The `np.square()`

function returns the element-wise square of its input:

```
import numpy as np
x = np.array([1, 2, 3])
np.square(x)
# Expected result
# array([1, 4, 9])
```

The function accepts any array-like input. If the input is a scalar, it will return a scalar. If the input is an array, it will return an array. It will also convert Python sequences to `np.ndarray`

if necessary.

But note: although similar in most cases, this operatoin is not *exactly* the same as `x ** 2`

. When `x`

is a `np.ndarray`

, then `np.square()`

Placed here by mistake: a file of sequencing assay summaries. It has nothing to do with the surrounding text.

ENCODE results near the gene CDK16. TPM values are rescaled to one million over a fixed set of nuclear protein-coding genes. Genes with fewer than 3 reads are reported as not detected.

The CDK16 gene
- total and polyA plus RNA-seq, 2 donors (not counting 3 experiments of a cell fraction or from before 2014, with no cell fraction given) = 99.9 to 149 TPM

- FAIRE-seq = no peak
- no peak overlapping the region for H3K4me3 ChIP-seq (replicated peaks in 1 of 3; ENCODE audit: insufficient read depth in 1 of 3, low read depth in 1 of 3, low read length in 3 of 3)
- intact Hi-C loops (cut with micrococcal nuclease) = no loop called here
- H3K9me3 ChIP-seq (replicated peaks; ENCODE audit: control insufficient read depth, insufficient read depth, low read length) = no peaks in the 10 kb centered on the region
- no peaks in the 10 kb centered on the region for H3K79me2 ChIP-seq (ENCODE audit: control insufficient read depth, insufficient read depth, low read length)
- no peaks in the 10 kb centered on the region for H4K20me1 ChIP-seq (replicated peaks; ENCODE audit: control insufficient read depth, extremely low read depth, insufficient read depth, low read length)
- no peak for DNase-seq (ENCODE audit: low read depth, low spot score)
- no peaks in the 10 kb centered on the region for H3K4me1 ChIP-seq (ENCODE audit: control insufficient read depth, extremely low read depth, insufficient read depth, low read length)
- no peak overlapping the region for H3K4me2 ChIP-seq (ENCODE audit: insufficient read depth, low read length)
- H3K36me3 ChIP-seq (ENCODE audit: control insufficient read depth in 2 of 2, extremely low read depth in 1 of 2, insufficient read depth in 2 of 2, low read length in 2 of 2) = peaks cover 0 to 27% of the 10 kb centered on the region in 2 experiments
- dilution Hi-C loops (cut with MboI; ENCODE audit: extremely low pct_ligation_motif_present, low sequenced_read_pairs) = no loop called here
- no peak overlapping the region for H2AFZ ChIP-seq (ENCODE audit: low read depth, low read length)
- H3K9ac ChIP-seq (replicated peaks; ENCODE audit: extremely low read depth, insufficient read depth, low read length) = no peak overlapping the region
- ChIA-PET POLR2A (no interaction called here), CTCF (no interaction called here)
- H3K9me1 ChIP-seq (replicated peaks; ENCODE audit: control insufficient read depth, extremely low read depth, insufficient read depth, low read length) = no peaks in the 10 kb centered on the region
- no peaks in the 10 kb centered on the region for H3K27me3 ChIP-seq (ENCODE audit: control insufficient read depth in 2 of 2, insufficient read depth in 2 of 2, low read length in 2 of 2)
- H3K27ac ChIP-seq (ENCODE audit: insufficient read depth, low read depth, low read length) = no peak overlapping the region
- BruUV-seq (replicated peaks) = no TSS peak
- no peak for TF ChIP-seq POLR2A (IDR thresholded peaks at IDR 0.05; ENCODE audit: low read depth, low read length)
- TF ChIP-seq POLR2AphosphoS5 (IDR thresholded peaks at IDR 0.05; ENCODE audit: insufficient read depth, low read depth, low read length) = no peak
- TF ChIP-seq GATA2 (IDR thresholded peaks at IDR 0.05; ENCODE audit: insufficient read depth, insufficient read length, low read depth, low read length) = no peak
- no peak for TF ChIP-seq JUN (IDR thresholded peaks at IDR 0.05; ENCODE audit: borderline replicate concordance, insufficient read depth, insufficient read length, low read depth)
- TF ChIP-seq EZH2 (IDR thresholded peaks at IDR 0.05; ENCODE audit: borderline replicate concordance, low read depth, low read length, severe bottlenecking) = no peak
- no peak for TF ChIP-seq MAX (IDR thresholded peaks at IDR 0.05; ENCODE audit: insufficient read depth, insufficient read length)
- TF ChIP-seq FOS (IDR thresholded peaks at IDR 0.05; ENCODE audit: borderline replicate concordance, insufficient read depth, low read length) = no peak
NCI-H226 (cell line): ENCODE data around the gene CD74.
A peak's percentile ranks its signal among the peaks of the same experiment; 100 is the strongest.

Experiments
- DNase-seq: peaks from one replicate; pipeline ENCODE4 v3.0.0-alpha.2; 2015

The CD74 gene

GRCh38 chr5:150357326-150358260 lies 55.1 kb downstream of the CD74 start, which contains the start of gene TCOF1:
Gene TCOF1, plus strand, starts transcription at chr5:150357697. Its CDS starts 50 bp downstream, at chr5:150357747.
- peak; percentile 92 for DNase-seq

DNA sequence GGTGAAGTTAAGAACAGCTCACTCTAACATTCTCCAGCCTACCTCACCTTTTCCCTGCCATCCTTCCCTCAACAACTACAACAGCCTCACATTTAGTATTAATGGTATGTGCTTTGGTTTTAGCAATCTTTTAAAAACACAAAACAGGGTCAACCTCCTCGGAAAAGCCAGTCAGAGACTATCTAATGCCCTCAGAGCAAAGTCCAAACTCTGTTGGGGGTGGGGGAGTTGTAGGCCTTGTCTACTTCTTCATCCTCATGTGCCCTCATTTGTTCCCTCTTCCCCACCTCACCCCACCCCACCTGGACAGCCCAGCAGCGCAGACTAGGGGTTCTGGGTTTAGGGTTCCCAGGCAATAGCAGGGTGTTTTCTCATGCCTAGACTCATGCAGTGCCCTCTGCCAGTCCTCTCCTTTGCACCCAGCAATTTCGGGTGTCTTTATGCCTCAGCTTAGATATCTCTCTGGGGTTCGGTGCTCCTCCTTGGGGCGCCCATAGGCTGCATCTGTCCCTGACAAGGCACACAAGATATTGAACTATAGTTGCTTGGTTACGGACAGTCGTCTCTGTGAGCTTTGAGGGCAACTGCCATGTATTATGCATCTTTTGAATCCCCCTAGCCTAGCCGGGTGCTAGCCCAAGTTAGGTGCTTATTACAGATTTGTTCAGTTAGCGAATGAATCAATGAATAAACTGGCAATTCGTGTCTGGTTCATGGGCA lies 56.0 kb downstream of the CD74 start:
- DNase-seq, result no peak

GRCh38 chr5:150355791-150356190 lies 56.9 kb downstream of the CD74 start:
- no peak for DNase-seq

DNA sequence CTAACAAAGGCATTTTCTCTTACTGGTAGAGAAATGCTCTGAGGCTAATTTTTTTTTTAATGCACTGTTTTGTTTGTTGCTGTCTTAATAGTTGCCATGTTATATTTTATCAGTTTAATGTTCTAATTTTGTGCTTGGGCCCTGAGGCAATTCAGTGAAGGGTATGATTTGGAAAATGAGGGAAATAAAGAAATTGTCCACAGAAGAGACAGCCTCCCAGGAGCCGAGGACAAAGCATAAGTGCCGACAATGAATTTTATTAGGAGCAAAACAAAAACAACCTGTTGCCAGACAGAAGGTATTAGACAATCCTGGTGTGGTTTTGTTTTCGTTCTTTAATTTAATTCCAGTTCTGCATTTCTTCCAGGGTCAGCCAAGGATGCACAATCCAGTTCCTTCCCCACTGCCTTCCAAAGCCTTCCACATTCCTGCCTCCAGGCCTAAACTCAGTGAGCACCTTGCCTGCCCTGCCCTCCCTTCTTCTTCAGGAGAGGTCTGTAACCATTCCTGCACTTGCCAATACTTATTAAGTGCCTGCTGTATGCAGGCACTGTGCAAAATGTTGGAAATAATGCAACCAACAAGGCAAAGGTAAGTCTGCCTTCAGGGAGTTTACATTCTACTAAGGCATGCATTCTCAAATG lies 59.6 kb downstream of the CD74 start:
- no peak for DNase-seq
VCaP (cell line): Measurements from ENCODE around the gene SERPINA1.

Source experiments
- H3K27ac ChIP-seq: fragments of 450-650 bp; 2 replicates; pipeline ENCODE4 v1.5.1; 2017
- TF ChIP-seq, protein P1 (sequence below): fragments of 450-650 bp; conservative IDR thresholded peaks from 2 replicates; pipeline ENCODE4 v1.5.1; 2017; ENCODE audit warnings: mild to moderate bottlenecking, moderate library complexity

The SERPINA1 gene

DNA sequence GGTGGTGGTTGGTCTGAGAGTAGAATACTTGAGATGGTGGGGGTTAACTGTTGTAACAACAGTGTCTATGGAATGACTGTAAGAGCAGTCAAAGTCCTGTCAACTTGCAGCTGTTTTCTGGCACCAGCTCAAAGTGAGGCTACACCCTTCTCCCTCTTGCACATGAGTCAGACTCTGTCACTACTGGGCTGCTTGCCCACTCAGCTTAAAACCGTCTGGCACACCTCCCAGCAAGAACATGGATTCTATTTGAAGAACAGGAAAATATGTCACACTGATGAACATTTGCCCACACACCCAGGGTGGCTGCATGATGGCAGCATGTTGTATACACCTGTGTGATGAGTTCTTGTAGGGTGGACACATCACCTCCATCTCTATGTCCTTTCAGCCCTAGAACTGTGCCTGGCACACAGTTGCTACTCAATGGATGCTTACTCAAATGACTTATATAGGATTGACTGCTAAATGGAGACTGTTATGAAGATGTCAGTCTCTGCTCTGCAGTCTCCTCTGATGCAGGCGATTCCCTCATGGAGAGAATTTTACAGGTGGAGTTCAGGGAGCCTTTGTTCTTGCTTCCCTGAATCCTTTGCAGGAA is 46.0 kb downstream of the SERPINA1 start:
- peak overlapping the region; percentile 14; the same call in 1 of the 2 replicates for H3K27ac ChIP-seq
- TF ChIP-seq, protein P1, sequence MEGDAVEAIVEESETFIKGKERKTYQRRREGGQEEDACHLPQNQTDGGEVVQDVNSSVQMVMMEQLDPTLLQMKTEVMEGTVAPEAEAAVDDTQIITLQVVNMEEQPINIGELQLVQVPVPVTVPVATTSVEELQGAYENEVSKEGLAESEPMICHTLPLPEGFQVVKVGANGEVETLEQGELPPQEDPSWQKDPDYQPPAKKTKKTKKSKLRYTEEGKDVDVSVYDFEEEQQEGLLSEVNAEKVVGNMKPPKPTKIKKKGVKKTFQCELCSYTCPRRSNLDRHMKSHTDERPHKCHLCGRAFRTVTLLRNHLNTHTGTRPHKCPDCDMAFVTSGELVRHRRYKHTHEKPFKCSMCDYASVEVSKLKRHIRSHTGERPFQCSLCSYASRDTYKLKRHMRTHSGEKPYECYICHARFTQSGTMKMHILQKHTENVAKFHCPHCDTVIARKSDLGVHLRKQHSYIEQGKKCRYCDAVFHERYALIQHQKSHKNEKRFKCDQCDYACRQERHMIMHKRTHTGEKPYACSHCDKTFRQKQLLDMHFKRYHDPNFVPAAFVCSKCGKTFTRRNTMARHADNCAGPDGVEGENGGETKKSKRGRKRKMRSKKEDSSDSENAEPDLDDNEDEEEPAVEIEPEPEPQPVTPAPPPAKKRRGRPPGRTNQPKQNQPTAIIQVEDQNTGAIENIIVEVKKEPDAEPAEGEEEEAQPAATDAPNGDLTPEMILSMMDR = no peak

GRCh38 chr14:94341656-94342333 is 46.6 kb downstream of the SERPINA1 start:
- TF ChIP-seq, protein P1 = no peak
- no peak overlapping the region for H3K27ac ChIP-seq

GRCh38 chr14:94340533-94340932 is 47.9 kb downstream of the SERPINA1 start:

is indeed equivalent to `x ** 2`

, but when `x`

is a `np.matrix`

, then `x ** 2`

will actually be the matrix multiplied by itself with matrix multiplication:

```
x_matrix = np.matrix(np.stack([x] * 3))
x_matrix
# Expected result
# matrix([[1, 2, 3],
# [1, 2, 3],
# [1, 2, 3]])
np.square(x_matrix)
# Expected result
# matrix([[1, 4, 9],
# [1, 4, 9],
# [1, 4, 9]])
x_matrix ** 2
# Expected result
# matrix([[ 6, 12, 18],
# [ 6, 12, 18],
# [ 6, 12, 18]])
```

### A couple other notes about `np.square()`

- Data type will be left alone by the operation. If you input integer types youâ€™ll get integer types out.
- It works on complex NumPy types.

If you want to know how to reverse the operation, check out my post on NumPy square root.